Why a good night's sleep plays a bigger role in your emotional wellbeing than you realised

Written by Meg Walters

Most of us know that sleep comes with plenty of benefits ranging from improved digestion to radiant skin… but new research suggests that it might also help you deal with your negative emotions, too. 

There’s nothing quite like waking up after a long, deep sleep feeling refreshed and relaxed. You may even feel like any anxiety from the night before has melted away.

The benefits of a good night’s sleep are well documented – most of us know that hitting the hay is crucial for the healthy functioning of both the body and the mind. However, new research from the University of Bern published in Science Daily suggests that sleep may actually play a bigger role in our mental wellbeing than we realised.

Studying REM sleep and emotion 

In this study, researchers focused on REM (rapid eye movement) sleep. REM is the deepest stage of the sleep cycle – and it’s the time when most of our emotionally-charged dreams occur.

“Our goal was to understand the underlying mechanism and the functions of such a surprising phenomenon,” explained Professor Antoine Adamantidis.

In order to study how our brains process emotion during REM sleep, researchers used mice, conditioning them to associate specific sounds with fear and others with safety. They then recorded their brain activity to see whether the same patterns appeared in their brains during sleep.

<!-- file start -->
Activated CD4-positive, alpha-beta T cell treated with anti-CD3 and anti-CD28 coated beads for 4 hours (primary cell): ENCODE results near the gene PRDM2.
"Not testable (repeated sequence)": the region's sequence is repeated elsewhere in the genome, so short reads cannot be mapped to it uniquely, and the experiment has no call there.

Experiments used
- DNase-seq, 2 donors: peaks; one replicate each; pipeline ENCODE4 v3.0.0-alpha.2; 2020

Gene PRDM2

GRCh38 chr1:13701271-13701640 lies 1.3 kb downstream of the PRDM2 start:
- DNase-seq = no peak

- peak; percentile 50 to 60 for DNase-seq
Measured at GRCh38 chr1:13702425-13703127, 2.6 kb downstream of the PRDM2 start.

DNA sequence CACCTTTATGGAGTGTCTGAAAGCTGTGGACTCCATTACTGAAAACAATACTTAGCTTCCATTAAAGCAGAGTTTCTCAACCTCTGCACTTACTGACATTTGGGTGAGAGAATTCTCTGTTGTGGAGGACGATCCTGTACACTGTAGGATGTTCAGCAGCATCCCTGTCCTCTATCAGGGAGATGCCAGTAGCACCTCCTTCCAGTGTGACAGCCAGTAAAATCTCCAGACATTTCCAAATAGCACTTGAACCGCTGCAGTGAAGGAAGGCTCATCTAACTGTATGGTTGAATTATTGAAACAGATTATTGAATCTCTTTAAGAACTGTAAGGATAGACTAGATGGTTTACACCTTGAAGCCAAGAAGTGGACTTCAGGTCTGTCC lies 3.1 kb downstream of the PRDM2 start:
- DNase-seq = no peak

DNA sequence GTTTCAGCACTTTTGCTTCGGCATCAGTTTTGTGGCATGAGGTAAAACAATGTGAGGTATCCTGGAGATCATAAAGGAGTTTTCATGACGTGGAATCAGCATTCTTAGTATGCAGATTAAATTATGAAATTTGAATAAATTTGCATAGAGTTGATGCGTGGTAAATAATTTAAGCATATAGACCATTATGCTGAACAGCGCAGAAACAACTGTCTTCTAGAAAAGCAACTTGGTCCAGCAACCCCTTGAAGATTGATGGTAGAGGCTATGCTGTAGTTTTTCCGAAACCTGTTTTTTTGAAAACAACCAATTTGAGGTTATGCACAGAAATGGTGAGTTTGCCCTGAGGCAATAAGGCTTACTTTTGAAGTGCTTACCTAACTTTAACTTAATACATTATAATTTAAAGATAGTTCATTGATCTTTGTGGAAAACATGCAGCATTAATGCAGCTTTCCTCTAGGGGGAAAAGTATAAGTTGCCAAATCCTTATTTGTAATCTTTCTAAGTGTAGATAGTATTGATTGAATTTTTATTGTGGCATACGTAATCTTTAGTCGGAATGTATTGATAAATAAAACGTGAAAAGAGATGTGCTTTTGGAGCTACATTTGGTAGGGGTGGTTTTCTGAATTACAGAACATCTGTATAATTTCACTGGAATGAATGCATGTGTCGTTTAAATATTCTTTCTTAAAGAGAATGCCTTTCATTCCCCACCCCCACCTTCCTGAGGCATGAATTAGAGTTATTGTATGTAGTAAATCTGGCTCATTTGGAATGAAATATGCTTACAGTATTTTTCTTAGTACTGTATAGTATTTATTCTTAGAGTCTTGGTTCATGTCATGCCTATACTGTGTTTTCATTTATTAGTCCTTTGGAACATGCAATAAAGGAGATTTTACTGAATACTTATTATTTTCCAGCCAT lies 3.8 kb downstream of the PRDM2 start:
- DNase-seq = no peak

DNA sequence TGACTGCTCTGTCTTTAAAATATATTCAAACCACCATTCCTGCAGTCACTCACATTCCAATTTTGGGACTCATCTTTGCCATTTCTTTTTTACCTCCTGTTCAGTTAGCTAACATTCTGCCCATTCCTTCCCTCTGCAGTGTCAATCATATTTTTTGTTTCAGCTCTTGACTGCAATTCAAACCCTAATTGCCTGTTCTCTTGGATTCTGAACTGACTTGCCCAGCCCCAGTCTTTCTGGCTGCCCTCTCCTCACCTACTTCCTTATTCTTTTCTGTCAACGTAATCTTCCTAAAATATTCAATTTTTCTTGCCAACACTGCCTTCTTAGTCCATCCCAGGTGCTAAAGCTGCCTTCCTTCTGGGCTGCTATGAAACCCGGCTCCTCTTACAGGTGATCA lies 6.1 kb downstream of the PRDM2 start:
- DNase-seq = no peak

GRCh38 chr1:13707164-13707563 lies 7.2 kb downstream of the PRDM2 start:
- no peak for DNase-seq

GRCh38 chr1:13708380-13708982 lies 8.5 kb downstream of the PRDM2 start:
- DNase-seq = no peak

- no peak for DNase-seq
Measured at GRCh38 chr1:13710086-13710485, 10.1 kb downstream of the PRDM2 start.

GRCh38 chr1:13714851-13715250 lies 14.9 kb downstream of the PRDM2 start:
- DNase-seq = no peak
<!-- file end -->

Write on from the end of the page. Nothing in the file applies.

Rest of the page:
Why dreaming might help us process emotion 

What they discovered was that during sleep, both the positive and negative emotions reappeared in the brain – however, the negative emotions associated with fear were effectively uncoupled and blocked during REM sleep. As the study puts it, “The brain favours the discrimination of safety versus danger in the dendrites, but blocks the over-reaction to emotion, in particular danger.”

“This bi-directional mechanism is essential to optimize the discrimination between dangerous and safe signals,” said researcher Mattia Aime.

In other words, during our dreams, our brains appear to process and understand negative emotion without ‘blowing it out of proportion’ or exaggerating it. So, when we wake from our dreams, we should have a proportional, measured understanding of our own fear and negativity. 

What this means for our understanding of mental health 

The study concluded that if people don’t go through this process in their dreams, they may develop excessive fear and negativity, which could in turn lead to anxiety disorders. In some cases, such as in cases of post-traumatic stress disorder for instance, the brain starts to “over-consolidate” fear emotions during sleep, which in turn leads to anxiety during the day.

It also means that if you are constantly denying your body the sleep it needs, you may miss out on the REM sleep that your body needs to understand and process your negative emotions, leading to heightened anxiety during the day.

So, next time you’re feeling stressed or anxious, think about giving yourself a few extra hours in bed to let the mind work its magic on your negative emotions. You might just wake up feeling a little more positive.

Images: Getty

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